"Students with higher grades are more likely to want to become college professors and physicians," the authors write. "Students with lower grades are more likely to want to become businesspeople and teachers . . . Our data show that if African-Americans and Latinos had the same grade distribution of white students, there would be a meaningful increase in the proportion selecting academia as a first-choice career."

Grades Get in the Way

The study considers a range of reasons that black and Hispanic students might earn lower grades than white and Asian students. It did find that because of negative stereotypes about their ability, minority students performed more poorly in the classroom than might have been expected, given their scores on standardized tests. "Negative racial stereotyping increases test anxiety and thus performance for those minority students who care most about school," the book says.

It also considers the possibility that discrimination affects students' performance. But because undergraduates in the survey who reported being discriminated against received grades no lower than those who reported no discrimination, the authors quickly conclude that there is no evidence of bias: "We found no evidence to support the hypothesis that professors discriminate against African-American or Latino students in their grading."

More important, says the book, affirmative action directs minority students to elite institutions where they are underqualified and likely to earn lower grades than white students. "Because of affirmative action, these African-Americans ... are admitted to schools where, on average, white students' [SAT] scores are substantially higher," the authors write. "Not surprisingly, in this kind of competitive situation, African-Americans get relatively low grades."

For example, among African-American students in the sample who scored 1300 or higher on the SAT, only 12 percent of those attending liberal-arts colleges and 28 percent of those in the Ivy League had GPA's of Añ or better, compared with 44 percent of those at state universities and 55 percent at historically black institutions. The obvious conclusion is that, without affirmative action, black and other minority students would go to less-prestigious colleges -- where they would earn better grades and be more likely to pursue graduate degrees.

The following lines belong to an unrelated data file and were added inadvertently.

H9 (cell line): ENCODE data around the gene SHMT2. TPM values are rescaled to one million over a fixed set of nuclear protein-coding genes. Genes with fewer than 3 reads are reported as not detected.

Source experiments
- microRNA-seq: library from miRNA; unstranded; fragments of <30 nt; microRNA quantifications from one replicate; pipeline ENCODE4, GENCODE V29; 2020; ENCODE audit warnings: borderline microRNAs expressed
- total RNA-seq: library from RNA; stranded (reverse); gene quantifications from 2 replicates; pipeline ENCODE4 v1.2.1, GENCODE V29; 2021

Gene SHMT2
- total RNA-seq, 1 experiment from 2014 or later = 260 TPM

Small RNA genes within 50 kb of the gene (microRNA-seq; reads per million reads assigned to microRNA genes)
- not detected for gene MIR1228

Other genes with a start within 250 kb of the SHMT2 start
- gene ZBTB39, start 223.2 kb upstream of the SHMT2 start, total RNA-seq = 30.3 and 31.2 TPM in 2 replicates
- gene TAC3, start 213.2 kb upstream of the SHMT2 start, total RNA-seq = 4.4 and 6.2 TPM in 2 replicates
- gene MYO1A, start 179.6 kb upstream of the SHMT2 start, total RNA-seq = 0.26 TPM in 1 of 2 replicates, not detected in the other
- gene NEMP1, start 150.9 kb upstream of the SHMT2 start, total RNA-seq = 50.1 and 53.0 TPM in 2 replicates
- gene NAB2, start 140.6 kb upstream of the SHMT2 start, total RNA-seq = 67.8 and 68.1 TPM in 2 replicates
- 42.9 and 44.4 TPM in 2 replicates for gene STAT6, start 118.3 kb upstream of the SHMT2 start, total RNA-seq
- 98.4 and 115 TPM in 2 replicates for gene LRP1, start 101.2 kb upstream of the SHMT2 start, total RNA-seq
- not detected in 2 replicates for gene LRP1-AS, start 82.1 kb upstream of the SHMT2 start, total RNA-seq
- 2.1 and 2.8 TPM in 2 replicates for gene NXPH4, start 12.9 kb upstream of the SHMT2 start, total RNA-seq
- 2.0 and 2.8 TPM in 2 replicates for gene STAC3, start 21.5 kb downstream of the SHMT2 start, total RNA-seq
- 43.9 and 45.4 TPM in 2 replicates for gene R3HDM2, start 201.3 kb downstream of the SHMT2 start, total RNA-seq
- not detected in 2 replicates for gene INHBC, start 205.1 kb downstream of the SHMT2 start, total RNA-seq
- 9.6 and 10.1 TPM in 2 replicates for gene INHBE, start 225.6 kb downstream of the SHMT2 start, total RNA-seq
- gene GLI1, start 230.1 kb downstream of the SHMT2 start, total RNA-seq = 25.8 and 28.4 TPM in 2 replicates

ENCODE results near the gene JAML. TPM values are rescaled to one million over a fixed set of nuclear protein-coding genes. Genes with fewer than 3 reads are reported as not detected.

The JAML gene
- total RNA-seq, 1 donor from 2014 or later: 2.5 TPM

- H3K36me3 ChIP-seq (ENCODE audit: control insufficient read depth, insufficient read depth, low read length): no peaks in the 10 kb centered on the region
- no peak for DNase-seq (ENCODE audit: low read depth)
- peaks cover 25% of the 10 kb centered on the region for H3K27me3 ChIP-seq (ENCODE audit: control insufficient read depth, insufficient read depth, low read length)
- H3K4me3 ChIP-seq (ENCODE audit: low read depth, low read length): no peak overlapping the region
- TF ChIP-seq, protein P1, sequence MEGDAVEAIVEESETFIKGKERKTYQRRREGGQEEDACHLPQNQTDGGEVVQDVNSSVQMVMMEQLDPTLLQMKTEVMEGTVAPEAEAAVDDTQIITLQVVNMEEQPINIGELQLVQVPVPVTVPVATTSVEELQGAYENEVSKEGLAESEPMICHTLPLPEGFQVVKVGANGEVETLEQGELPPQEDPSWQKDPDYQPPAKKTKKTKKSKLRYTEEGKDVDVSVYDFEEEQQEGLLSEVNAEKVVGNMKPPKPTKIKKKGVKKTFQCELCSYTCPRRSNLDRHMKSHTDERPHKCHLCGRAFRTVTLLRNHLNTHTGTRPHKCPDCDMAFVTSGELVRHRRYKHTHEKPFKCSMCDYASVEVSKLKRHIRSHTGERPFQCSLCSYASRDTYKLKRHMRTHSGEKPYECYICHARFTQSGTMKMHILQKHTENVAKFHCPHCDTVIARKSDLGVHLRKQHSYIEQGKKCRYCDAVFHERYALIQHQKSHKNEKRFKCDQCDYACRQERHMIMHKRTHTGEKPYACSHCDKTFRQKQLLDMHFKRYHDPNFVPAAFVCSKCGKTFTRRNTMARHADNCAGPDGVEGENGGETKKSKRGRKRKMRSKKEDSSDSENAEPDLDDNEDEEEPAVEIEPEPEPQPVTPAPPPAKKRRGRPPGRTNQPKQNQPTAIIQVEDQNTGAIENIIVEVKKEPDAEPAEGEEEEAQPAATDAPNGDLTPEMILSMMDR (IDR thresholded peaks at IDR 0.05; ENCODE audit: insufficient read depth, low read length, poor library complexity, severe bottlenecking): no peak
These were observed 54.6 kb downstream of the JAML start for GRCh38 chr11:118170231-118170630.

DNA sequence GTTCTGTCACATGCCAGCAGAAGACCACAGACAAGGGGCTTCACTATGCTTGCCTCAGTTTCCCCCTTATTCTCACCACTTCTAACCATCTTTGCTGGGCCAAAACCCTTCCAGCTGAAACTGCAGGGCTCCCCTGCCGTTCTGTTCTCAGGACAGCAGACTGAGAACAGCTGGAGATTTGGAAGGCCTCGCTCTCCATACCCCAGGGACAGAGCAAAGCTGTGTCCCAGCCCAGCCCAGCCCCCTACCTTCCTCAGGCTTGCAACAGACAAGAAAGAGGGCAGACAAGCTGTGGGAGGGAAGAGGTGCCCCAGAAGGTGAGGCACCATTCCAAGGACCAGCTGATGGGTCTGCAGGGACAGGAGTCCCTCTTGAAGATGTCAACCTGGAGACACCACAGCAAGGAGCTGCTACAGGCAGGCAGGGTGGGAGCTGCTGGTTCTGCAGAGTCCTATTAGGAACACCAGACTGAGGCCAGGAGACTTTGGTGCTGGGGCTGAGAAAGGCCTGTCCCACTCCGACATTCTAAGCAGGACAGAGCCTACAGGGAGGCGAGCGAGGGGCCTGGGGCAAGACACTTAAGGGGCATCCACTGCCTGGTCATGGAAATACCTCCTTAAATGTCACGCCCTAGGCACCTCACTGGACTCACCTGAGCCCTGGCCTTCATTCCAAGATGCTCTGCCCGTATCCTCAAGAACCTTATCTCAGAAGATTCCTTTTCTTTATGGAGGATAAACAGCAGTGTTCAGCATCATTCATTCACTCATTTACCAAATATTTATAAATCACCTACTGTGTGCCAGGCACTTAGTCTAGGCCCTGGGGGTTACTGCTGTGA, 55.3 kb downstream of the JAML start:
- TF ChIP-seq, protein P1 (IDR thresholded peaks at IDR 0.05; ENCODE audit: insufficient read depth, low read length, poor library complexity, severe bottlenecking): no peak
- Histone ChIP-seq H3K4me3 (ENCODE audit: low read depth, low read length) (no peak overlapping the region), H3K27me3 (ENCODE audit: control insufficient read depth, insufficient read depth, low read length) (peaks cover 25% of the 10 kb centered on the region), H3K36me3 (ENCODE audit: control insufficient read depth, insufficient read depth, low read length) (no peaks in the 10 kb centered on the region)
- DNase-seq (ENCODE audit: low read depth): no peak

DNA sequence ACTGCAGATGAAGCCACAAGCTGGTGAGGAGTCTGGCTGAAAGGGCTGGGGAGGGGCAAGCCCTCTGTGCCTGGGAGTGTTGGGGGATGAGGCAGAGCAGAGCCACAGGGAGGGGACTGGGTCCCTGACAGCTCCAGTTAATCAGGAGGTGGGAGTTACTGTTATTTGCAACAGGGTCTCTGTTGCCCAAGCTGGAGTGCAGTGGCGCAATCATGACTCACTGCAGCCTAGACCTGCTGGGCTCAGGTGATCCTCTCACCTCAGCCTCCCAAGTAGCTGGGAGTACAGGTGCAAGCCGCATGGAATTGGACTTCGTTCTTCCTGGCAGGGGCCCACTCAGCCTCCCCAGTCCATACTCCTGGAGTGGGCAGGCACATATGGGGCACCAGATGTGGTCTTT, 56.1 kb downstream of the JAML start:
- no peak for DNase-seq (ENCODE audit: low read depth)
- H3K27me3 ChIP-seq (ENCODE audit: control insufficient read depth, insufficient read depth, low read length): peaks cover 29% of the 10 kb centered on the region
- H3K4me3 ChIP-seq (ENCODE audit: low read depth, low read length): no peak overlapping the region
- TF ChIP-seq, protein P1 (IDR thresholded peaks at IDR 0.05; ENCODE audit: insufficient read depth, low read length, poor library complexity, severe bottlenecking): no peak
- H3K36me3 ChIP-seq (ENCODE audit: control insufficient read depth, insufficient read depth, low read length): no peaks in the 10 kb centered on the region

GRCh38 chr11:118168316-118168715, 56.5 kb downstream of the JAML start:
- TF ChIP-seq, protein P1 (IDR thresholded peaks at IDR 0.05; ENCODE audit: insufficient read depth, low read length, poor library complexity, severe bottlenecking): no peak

Mr. Cole concludes that the shortage of minority-group professors is a problem of supply, not demand. There simply are not enough minority Ph.D.'s to satisfy faculty-recruitment efforts, the book says. It even posits that colleges and universities can, at best, "make only a small dent in these problems."

And it notes that a chief argument for diversifying the professoriate -- to provide more role models for minority students -- doesn't hold up. In his study, Mr. Cole found that role models in general have relatively small influence on students' interest in becoming professors. What's more, he found, a role model's race and gender made virtually no difference to students. "Apparently African-American male students are no more influenced to select academia as a career by having an African-American role model than by having a white role model," says the book. "These data cast serious doubt on the validity of one of the arguments used to support racial preferences in the hiring of college and university faculty."

Mr. Cole's book does offer several recommendations: Elite colleges should try harder to interest minority undergraduates in academic careers and should give preference in admissions to those who say they are more interested in becoming professors than in becoming physicians. And high-school guidance counselors should encourage minority students to attend not "the most prestigious school they can get into," but "a school where he or she is likely to do well academically."

Those conclusions sound good to many opponents of affirmative action, who are taking the book as confirmation of what they've maintained all along. "It sounds like this book is concluding that much of the conservative critique of racial and ethnic preferences is accurate," says Roger B. Clegg, general counsel of the Center for Equal Opportunity, which has published studies on the gap in achievement between minority students and white students who are admitted to certain colleges. "It stands to reason that if you let in one group according to lower academic standards than another, you would expect the group admitted under the lesser bar not to perform as well."